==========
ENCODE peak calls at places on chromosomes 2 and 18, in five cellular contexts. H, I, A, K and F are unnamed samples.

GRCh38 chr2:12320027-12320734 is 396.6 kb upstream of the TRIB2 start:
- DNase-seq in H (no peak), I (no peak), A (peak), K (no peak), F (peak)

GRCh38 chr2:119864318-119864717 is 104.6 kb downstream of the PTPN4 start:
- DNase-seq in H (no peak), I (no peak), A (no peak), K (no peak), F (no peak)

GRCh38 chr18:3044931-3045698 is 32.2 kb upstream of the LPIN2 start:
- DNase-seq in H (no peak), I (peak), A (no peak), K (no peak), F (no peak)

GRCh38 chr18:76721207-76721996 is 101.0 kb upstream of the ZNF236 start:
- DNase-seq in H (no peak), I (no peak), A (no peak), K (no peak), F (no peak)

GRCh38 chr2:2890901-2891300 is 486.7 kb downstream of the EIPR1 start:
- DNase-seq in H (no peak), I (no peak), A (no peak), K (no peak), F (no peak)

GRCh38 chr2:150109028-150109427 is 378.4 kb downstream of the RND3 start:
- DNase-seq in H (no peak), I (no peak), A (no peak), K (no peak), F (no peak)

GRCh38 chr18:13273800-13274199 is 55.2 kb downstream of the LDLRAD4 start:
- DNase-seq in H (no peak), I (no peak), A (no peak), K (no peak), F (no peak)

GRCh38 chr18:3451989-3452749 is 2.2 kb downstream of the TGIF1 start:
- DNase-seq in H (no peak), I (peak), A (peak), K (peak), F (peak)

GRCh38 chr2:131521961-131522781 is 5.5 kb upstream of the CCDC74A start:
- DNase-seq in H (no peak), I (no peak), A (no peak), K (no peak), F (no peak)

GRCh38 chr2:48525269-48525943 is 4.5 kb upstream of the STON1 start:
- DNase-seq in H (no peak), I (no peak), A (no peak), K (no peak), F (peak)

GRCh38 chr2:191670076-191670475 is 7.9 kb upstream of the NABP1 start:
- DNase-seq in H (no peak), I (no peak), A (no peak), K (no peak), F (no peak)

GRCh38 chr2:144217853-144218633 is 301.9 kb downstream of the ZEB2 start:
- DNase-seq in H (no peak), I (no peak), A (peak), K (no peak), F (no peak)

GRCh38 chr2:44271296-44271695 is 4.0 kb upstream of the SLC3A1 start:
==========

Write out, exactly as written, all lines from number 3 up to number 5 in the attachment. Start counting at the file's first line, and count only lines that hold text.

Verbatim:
- DNase-seq in H (no peak), I (no peak), A (peak), K (no peak), F (peak)

GRCh38 chr2:119864318-119864717 is 104.6 kb downstream of the PTPN4 start:
- DNase-seq in H (no peak), I (no peak), A (no peak), K (no peak), F (no peak)